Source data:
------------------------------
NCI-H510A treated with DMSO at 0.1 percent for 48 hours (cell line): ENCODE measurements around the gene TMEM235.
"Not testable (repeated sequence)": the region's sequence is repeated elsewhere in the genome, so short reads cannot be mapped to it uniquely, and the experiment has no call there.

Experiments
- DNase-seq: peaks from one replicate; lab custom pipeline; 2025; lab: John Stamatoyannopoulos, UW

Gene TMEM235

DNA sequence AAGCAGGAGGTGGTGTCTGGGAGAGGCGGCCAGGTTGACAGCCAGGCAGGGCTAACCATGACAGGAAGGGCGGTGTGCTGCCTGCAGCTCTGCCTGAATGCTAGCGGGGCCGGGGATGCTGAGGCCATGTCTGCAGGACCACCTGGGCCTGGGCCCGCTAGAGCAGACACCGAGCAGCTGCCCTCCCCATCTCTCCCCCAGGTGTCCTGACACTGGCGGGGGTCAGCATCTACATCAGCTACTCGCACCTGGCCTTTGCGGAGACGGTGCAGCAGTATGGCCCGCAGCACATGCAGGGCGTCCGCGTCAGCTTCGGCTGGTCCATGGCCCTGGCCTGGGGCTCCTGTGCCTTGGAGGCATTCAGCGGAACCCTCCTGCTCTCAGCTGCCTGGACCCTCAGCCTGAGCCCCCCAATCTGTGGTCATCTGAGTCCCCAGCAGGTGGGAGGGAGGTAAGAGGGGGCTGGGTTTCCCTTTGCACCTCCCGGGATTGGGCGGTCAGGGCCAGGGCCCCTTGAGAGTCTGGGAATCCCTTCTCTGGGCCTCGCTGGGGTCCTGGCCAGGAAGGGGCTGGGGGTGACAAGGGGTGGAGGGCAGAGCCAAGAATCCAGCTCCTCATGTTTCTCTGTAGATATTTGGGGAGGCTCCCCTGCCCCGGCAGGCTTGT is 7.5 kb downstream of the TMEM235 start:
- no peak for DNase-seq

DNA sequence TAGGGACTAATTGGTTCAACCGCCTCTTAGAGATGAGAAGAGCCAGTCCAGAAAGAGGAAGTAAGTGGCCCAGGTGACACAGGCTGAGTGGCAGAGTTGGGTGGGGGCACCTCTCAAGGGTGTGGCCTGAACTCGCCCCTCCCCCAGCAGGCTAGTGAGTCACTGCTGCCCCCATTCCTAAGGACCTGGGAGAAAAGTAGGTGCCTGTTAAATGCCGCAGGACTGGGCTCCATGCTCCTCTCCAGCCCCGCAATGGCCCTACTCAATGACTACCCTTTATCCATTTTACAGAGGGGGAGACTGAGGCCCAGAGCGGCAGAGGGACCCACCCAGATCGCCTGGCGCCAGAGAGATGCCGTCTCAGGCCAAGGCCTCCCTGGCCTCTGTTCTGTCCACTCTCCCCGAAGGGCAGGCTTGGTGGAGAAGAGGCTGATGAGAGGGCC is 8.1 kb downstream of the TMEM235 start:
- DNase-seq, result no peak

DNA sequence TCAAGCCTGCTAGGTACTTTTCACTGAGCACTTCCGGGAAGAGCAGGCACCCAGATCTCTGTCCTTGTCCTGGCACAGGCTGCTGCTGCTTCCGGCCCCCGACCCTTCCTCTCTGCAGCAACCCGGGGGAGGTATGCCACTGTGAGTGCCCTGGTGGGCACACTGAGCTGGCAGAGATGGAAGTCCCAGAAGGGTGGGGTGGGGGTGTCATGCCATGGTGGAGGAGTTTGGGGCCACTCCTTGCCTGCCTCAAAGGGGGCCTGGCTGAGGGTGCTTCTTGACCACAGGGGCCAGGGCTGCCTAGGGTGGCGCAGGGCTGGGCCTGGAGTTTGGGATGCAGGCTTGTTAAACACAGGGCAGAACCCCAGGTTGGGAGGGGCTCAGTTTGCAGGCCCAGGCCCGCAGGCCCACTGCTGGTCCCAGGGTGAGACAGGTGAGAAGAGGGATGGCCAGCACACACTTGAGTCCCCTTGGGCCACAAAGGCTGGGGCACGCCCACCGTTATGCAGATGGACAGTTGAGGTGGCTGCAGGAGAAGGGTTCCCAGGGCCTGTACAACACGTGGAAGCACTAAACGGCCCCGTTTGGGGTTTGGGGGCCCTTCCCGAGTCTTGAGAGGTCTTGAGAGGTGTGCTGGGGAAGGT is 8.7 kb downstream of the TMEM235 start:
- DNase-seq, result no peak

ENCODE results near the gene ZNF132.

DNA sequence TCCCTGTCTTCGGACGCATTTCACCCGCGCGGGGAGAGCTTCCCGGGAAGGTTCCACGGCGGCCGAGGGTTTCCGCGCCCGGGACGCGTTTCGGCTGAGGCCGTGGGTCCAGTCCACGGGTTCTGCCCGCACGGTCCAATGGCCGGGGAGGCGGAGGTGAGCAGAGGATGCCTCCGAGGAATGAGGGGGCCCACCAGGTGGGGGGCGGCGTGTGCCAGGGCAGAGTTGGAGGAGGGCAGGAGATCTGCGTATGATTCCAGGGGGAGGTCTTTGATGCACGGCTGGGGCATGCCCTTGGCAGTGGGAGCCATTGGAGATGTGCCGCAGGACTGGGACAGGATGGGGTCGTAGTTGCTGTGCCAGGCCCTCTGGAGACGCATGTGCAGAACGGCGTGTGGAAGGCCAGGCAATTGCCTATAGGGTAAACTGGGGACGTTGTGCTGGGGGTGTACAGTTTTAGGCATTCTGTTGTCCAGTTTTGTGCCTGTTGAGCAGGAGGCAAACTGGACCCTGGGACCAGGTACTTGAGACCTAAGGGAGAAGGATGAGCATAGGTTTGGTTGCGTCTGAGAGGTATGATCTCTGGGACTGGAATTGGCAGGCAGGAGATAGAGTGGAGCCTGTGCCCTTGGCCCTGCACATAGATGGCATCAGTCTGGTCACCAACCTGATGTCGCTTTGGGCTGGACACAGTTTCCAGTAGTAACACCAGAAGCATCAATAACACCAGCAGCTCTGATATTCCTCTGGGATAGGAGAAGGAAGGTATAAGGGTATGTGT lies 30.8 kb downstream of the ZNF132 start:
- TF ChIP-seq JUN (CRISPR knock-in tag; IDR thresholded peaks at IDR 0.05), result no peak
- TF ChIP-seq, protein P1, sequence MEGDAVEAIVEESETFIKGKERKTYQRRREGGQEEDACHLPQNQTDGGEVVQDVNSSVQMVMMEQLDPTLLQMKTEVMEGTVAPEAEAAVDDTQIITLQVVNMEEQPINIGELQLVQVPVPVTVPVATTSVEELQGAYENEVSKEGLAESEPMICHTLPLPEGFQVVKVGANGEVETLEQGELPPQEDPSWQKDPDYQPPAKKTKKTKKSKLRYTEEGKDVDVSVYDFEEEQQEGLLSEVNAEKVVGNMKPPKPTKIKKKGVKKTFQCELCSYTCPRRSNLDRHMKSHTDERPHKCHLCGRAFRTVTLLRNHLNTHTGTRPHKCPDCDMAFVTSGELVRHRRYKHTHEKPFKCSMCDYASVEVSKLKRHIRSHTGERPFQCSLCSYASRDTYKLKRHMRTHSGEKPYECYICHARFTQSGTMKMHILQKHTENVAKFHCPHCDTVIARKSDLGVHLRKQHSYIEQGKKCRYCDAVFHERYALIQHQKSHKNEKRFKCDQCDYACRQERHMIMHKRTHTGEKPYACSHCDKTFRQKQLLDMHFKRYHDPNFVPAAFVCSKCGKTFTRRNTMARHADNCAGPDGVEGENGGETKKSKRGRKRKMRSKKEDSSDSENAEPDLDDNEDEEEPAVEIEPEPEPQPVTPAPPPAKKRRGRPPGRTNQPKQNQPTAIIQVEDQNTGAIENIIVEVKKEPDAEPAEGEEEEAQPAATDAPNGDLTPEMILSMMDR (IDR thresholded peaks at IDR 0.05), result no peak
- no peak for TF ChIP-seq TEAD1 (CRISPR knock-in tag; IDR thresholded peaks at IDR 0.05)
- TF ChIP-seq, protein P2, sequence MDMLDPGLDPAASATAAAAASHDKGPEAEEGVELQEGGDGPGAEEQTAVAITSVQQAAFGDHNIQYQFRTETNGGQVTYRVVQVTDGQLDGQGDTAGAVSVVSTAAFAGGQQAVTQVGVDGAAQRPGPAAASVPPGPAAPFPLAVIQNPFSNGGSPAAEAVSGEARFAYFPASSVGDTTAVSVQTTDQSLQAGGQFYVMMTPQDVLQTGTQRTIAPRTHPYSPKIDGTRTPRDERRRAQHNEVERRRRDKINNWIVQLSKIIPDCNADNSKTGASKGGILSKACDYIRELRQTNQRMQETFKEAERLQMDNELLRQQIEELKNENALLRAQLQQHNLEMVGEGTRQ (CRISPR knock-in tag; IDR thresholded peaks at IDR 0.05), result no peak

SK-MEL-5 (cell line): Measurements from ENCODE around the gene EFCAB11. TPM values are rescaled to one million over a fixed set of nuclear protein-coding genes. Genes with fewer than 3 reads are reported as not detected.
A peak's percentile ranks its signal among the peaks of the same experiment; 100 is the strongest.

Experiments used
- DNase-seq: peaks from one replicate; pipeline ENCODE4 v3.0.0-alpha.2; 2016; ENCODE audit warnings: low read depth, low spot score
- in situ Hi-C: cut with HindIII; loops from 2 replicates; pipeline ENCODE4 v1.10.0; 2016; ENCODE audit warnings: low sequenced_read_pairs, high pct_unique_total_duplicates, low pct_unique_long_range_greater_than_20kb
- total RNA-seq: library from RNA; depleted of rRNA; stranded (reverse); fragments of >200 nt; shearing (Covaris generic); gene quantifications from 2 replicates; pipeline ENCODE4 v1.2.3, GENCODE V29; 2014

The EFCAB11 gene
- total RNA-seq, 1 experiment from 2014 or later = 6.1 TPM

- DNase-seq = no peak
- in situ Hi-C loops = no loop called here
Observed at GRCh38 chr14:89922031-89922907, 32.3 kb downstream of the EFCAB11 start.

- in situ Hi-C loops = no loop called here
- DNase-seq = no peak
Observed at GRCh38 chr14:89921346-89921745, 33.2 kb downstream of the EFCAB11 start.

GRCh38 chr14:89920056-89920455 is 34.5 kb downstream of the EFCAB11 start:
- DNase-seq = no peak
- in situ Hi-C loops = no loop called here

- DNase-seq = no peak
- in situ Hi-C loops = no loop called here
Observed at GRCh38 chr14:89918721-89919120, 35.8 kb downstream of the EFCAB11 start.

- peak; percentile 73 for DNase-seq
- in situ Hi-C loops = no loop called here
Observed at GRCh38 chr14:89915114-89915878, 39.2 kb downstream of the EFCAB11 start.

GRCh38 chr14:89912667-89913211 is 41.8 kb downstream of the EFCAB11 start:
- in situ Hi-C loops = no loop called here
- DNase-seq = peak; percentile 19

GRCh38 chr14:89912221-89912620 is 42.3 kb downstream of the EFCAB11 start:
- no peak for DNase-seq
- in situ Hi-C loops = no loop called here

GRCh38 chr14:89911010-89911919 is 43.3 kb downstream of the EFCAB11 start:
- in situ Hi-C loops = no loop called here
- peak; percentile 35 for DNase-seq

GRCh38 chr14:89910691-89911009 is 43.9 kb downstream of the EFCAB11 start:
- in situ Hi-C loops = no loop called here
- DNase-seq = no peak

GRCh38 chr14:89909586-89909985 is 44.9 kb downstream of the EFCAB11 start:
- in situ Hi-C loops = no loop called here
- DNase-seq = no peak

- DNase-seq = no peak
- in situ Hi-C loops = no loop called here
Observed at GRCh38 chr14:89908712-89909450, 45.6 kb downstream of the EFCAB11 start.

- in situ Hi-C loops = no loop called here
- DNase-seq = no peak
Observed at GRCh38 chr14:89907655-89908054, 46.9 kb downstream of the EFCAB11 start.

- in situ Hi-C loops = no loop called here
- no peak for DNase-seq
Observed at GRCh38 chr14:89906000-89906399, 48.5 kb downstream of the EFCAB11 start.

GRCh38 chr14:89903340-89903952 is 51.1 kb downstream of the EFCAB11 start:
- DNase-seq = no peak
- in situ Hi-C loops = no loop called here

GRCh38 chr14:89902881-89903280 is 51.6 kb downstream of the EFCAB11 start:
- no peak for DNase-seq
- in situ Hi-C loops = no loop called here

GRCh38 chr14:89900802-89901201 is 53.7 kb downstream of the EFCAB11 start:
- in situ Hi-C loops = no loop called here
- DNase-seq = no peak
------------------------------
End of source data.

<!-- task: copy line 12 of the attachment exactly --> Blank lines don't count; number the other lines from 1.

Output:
ENCODE results near the gene ZNF132.